Ms. Moore officially took office on July 1, 2014 as the new Administrator of the Alabama Credit Union Administration. A few days later, she met with Carruth and told him she was ordering an examination of Alabama One by an outside auditing firm. ACUA and NCUA conducted a joint examination in August, and they then issued a Preliminary Warning Letter directing Alabama One to stop making Member Business Loans. In March 2015, the ACUA informed Alabama One that it would be receiving a Cease and Desist Order, a more severe sanction requiring Alabama One to undergo more extensive outside review of its lending activities and its management.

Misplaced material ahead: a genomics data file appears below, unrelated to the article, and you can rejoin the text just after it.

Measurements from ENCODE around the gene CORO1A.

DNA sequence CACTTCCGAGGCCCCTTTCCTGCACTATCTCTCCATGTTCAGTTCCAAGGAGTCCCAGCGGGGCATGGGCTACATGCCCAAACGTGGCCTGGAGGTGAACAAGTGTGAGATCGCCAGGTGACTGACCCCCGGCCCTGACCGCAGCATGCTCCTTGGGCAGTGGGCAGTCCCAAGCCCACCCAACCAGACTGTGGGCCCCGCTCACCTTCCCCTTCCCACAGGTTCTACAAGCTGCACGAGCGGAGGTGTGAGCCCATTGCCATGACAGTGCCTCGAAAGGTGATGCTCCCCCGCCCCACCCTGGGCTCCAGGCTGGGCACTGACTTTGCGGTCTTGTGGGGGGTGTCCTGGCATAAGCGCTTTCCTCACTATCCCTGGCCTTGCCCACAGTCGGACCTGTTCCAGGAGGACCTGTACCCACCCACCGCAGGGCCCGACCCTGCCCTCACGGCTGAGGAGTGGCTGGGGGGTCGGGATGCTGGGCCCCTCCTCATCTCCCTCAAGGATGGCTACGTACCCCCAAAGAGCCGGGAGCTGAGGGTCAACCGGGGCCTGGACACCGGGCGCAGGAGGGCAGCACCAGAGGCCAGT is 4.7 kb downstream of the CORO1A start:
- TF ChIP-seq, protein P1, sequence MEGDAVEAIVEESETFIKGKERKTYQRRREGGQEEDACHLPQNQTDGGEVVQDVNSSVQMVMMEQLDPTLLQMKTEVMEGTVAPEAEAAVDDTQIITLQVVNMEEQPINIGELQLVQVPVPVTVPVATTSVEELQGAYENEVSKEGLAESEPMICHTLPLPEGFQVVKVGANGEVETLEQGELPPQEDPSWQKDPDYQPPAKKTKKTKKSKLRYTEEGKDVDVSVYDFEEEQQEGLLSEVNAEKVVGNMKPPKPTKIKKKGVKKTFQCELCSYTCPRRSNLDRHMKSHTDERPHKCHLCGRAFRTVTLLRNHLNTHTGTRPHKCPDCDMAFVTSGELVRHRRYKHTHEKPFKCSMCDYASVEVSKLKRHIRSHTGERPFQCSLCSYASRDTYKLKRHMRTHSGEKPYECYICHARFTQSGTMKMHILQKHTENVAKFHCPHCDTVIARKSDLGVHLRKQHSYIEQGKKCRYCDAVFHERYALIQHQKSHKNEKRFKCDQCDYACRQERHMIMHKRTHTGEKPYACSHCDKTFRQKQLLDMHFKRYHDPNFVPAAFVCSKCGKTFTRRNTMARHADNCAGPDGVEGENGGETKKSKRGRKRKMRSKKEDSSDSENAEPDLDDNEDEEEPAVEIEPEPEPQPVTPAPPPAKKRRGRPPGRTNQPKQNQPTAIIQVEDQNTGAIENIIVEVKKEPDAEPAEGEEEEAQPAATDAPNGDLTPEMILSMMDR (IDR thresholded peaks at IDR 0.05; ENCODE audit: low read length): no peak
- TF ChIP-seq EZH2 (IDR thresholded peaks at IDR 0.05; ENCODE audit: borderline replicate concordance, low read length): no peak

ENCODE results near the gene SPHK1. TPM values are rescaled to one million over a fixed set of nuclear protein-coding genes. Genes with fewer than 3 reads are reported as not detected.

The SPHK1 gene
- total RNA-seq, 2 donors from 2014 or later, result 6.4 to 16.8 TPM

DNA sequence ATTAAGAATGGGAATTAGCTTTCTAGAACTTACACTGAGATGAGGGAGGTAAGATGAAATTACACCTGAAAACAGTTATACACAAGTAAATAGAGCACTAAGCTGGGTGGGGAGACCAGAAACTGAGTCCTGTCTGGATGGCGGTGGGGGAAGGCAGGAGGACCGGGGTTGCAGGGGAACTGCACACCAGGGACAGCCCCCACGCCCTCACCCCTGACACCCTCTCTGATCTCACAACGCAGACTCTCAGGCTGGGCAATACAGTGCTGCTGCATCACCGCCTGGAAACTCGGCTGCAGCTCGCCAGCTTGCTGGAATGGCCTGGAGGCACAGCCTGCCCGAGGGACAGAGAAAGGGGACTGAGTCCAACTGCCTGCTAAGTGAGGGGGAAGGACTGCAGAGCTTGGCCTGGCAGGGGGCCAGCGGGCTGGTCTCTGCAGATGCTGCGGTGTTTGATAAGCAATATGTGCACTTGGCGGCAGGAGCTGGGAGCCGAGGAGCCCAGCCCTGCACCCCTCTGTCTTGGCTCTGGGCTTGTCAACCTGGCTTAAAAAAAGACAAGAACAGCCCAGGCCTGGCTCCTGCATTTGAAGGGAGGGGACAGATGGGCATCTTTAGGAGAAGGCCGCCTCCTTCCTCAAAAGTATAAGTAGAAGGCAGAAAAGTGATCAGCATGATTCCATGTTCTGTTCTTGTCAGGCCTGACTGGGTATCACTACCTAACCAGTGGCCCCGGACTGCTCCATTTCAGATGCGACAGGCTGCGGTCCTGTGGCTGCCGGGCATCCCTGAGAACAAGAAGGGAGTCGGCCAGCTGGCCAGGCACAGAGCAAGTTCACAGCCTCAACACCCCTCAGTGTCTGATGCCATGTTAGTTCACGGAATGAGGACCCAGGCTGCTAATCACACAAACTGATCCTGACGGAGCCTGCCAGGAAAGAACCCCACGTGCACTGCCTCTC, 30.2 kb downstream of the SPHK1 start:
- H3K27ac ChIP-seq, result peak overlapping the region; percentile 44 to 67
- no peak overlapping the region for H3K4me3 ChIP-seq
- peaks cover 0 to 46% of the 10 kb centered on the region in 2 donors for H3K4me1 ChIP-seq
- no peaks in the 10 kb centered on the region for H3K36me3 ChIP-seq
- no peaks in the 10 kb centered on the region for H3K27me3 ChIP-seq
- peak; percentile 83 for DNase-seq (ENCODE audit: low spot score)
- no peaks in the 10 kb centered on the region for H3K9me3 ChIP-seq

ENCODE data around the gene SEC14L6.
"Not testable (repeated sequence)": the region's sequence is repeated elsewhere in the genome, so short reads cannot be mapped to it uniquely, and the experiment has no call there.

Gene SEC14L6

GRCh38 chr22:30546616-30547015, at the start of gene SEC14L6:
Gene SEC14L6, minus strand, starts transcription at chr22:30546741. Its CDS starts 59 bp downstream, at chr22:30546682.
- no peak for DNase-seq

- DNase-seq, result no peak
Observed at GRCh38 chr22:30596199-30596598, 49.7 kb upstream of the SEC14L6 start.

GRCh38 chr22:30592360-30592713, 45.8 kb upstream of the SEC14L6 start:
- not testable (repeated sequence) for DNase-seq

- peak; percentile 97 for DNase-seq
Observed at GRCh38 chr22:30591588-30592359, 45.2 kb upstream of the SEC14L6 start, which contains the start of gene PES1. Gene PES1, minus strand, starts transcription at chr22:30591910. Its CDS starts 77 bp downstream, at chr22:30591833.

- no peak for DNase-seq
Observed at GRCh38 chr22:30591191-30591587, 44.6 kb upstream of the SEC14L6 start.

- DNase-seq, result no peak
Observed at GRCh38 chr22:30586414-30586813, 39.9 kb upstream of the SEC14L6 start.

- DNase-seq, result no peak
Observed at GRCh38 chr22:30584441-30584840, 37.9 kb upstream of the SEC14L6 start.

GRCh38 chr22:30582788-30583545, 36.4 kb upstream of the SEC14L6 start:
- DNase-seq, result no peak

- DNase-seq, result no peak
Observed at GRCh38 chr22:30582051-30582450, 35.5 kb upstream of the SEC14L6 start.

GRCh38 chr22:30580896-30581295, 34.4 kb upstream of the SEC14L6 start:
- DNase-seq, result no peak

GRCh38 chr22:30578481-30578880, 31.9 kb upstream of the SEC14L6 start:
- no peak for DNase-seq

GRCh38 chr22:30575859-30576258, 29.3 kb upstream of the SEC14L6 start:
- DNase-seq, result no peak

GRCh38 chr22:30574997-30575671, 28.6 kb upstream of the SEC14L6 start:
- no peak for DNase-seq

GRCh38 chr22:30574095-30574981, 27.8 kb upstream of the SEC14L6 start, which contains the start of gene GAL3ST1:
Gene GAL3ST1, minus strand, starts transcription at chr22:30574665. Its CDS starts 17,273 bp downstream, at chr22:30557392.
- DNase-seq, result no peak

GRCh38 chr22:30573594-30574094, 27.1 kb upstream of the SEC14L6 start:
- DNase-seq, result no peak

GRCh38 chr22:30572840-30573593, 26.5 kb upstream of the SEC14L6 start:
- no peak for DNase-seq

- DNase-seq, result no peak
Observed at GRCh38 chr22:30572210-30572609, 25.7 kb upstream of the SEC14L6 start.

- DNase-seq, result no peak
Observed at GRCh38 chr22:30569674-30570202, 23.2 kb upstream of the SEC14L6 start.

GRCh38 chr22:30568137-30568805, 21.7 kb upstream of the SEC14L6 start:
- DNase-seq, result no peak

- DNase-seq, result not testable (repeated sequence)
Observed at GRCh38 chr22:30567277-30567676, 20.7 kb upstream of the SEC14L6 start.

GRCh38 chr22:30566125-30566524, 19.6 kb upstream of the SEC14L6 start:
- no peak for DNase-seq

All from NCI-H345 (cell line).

In June 2015, Alabama One and Carruth filed their first lawsuit in federal district court against the Smyth Group, Byrne, Moore, and others, alleging violations of various constitutional provisions and several claims under Alabama law. On August 26, the complaint was amended to add Governor Bentley as a defendant. The following day, on August 27, 2015, some sixteen months after Sarah Moore had taken the reins, the ACUA placed Alabama One in conservatorship and removed Carruth as CEO. The ACUA appointed itself conservator of Alabama One and delegated its authority to Moore to run Alabama One. Moore, in turn, denied Carruth indemnification for his legal expenses related to his challenge to the conservatorship order.